The Rocket Age

The Rocket Age

Editor’s note: What follows is based on an address delivered by the Rebbe on Shabbat, Tevet 7, 5729 (December 28, 1968), a week after three NASA astronauts made the first manned departure from the earth’s sphere of influence, conducting ten orbits of the moon. The concept articulated here is but one of several aspects of space flight that the Rebbe touched upon in his talk and applied to the voyage of daily life.

Challenge, we are told, is what stimulates growth and achievement. Yet every day we pray for a world in which there is nothing adverse to challenge us. We pray for a world free of evil and strife, free of jealousy, ignorance and pain. For a world suffused with the wisdom, harmony and perfection of its Creator.

What would it be like to live in such a world—a world without conflicts to resolve, without hungry to feed, with nary a pothole to fill? Is this what six millennia of human achievement is to culminate in—a cosmic Golden Acres Retirement Farm?

Reaching For The Heavens

For as long as he could dream, man yearned to fly. To tear free of the earth that claimed him as her own and soar to the heavenly heights.

When he learned that air, the element through which he waded and which extended miles above his head, had mass and weight, the realization opened the door for the invention of flying machines of two varieties. He could construct an apparatus whose overall weight was less than the air it displaced, and rise through the atmosphere as a log floats to the surface of the heavier water. Or, he could claw and slice his way through air, manipulating it this way and that, riding it with a great variety of aerodynamic forms and air-chewing machines.

And so man flew, higher, faster, devising ever more sophisticated ways of exploiting the air’s resisting mass as a carrier and propellor. But this ploy had its limitations. What happens when one climbs through the atmosphere until one has climbed above the atmosphere? When one reaches the point that there is no longer anything to defeat or transcend?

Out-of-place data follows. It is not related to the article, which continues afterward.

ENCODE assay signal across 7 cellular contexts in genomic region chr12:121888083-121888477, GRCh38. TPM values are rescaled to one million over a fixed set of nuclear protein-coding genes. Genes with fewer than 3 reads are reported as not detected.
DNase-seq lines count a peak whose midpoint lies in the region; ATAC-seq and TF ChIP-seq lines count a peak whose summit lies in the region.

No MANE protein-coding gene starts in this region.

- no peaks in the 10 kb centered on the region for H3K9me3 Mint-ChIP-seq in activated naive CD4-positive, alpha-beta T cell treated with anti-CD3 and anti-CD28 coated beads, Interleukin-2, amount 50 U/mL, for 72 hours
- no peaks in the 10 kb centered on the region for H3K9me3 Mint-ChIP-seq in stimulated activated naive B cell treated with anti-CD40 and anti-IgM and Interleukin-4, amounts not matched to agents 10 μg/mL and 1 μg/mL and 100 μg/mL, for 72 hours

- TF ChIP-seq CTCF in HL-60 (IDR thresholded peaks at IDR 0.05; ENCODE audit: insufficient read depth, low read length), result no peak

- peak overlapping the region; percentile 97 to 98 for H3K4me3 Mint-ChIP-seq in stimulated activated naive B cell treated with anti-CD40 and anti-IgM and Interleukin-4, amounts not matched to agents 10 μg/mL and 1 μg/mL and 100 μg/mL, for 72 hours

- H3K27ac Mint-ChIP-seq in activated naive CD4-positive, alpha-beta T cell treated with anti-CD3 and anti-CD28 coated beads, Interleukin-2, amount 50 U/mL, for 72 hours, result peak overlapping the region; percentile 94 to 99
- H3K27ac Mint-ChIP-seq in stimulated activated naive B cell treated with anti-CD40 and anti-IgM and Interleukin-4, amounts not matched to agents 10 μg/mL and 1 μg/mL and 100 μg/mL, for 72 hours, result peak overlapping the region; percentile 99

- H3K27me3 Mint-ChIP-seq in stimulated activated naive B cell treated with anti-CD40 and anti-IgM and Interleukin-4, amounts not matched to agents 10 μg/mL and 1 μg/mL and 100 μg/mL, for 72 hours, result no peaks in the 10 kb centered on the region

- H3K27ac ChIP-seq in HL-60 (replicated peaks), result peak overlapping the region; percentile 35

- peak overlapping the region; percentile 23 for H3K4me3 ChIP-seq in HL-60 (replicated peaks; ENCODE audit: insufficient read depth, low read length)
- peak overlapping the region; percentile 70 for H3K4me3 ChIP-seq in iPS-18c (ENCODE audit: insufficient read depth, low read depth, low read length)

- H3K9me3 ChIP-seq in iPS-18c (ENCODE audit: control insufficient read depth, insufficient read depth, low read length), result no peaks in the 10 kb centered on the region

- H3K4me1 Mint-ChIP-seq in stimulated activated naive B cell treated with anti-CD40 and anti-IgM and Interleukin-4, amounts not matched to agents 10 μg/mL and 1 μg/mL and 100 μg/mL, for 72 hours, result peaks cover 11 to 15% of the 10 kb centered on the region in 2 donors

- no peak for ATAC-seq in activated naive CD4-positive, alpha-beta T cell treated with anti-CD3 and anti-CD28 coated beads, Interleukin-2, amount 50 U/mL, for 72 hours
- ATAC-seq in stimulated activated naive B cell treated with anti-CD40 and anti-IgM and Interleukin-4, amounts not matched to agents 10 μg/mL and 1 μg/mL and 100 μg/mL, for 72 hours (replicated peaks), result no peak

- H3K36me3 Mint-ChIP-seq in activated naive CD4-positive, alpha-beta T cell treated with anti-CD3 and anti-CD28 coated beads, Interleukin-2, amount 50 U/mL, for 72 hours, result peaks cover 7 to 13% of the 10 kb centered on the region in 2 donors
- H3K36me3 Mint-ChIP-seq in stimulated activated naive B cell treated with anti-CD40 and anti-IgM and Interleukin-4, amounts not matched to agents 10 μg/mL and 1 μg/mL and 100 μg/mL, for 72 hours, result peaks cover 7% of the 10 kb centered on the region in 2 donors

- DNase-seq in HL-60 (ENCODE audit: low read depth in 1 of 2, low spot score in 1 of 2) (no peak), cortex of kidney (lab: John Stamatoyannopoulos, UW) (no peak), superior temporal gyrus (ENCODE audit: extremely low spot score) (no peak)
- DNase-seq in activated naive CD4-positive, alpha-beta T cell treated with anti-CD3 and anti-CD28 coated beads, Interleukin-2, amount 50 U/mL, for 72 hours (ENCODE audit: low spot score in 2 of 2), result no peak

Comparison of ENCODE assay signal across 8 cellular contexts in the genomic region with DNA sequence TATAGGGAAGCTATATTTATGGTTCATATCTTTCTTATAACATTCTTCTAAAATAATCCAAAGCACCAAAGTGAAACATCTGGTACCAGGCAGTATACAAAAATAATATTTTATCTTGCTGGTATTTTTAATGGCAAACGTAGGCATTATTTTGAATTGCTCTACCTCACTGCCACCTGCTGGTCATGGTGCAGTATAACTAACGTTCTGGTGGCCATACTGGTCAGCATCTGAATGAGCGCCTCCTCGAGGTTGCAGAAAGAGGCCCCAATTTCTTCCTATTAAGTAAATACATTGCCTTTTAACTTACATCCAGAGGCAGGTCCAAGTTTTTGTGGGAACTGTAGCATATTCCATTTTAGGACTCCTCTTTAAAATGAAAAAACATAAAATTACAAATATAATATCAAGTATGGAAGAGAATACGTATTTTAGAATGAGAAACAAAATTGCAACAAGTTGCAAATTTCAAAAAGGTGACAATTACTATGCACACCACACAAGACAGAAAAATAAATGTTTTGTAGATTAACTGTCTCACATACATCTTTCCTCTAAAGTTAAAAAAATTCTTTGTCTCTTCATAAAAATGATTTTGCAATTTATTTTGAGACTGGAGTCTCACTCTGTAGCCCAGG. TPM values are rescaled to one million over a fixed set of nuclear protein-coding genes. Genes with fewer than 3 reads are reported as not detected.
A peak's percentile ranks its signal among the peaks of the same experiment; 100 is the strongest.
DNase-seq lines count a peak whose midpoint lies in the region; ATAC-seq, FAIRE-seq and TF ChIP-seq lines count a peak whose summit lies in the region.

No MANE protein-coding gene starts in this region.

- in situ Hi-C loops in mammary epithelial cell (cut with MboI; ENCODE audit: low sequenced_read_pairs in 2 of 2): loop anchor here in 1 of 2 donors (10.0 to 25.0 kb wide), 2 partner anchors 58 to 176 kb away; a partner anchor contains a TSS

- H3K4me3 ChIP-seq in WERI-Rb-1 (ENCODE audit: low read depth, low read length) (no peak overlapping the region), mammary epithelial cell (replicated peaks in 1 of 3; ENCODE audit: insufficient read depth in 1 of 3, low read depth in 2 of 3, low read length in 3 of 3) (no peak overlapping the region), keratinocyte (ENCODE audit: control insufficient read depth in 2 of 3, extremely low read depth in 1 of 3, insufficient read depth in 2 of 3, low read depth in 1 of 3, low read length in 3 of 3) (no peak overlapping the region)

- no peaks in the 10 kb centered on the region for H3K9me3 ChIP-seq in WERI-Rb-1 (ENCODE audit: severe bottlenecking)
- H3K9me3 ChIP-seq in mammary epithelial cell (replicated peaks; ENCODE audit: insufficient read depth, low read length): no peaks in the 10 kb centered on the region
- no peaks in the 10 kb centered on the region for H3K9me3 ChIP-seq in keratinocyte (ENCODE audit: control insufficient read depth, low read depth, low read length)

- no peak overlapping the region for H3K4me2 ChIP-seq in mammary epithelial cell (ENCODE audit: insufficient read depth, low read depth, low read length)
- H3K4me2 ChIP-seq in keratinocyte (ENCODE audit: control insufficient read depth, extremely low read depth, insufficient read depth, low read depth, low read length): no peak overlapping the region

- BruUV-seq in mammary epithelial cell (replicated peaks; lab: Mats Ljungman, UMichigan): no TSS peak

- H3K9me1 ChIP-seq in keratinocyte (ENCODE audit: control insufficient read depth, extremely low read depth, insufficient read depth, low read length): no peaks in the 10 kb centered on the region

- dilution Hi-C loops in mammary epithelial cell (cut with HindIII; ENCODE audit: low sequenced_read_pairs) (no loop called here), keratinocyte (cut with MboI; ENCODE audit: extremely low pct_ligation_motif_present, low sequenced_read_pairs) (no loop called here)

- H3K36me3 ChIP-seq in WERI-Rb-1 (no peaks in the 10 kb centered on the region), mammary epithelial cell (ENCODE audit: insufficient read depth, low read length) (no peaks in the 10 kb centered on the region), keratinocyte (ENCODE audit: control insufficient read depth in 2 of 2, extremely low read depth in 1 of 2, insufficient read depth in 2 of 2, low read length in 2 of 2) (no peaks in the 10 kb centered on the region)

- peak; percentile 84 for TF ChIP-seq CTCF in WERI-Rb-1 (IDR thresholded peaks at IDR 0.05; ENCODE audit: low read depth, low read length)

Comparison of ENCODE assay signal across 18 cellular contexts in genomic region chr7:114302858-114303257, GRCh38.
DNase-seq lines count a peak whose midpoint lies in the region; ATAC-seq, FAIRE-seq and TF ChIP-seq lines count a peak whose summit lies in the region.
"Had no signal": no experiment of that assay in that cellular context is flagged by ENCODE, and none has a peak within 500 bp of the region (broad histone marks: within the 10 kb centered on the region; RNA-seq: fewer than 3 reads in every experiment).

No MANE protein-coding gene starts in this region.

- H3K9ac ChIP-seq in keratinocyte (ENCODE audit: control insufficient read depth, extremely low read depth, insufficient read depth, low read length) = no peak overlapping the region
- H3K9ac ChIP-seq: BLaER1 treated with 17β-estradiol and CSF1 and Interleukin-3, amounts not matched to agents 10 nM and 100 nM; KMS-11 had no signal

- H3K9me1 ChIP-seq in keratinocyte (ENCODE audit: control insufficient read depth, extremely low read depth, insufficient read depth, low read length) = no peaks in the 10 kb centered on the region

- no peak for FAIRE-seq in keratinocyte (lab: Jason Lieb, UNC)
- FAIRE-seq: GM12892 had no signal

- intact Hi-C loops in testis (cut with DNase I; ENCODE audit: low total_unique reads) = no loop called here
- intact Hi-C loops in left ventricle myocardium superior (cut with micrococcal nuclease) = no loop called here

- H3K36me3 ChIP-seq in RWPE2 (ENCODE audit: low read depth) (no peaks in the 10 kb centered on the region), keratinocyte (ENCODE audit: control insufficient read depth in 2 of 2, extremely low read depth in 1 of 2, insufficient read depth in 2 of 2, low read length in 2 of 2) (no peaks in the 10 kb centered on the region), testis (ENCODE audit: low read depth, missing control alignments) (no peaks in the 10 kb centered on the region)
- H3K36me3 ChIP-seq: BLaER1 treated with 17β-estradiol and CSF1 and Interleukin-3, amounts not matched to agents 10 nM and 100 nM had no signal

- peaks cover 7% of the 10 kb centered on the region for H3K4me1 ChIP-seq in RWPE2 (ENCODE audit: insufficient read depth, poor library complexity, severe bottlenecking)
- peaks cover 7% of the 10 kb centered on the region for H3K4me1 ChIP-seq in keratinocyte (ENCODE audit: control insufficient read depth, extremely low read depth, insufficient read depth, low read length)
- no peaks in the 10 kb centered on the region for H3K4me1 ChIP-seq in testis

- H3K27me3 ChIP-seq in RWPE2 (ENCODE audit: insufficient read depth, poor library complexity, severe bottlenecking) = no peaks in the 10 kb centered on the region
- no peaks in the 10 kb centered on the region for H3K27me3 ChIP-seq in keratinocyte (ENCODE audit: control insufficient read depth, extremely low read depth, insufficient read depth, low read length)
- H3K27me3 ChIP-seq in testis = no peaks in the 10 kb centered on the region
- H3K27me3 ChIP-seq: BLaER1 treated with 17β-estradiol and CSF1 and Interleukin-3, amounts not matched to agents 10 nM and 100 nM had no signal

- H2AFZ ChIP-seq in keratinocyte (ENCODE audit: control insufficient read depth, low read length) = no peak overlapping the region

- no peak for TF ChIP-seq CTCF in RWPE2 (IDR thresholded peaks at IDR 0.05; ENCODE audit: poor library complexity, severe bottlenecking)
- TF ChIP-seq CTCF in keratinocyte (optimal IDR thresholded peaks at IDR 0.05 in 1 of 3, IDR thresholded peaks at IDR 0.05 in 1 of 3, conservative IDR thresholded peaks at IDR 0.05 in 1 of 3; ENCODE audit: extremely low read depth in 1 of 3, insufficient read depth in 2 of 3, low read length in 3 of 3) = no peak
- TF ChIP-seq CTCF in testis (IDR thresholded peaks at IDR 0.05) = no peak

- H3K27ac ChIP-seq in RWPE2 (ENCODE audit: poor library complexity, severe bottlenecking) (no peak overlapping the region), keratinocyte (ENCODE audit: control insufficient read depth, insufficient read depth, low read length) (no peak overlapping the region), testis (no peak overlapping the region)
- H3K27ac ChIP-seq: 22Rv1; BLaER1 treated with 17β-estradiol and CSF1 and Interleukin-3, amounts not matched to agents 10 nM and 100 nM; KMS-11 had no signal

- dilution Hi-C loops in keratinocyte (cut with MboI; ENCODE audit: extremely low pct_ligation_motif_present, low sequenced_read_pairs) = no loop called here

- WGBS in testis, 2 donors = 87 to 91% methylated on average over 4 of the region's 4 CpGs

But man wanted more. Having risen to the atmosphere’s ceiling, he wished to rise higher yet, to the heavenly bodies beckoning across a sea of nothingness. But with nothing to overcome, how could he advance? If the void of space would not offer anything he could challenge, he would have to devise an implement that is its own challenge: the rocket.

The rocket is both challenger and challenged. With the rocket, man thrusts forward by thrusting against himself, riding the recoil from his self-agitation to heights yet to be charted and defined.

Best and Better

“From everything a Jew sees or hears,” said chassidism’s founder, Rabbi Israel Baal Shem Tov, “he should derive a lesson regarding his service of the Creator.”

The history of aviation and space exploration has much to instruct our quest to soar and explore the heavens of the human soul. Internally, too, man yearns to rise above his “earth” and reach for his limitless skies, to transcend the mundanities of material life and touch the infinite, the eternal, the divine.

Man’s internal quest for the heavens also has its “conventional” aircraft – engines of flight that scale the heights of achievement by overcoming and exploiting the challenges of life. These fall under two general categories: heavier-than-air aircraft, which directly engage with the resisting elements, and lighter-than-air aircraft, whose ethereal contents naturally and effortlessly raise it above the heavier elements of its environment. In other words, there are times when man struggles against the negativities of life on their own terms, and times when he rises above them by inculcating himself with a purer, finer vision and behavior. However, both of these “aviation” methods have in common the fact that ascent is possible only in an environment of resistance and adversity.

This is life as we know it – life in a world in which achievement is measured in terms of a wilderness tamed, a tyrant defeated, a disease cured. A world in which there is a Nobel Peace Prize only because there are wars, learning only because there is ignorance, philanthropy only because there is hunger and want.

But we want more. We want more than to defeat evil – we want to probe the infinite reaches of good. We want our lives to be a “rocket” that continues its climb long after we have met our last negative challenge. We want to ignite what is best in us to challenge itself to achieve yet a higher degree of perfection.


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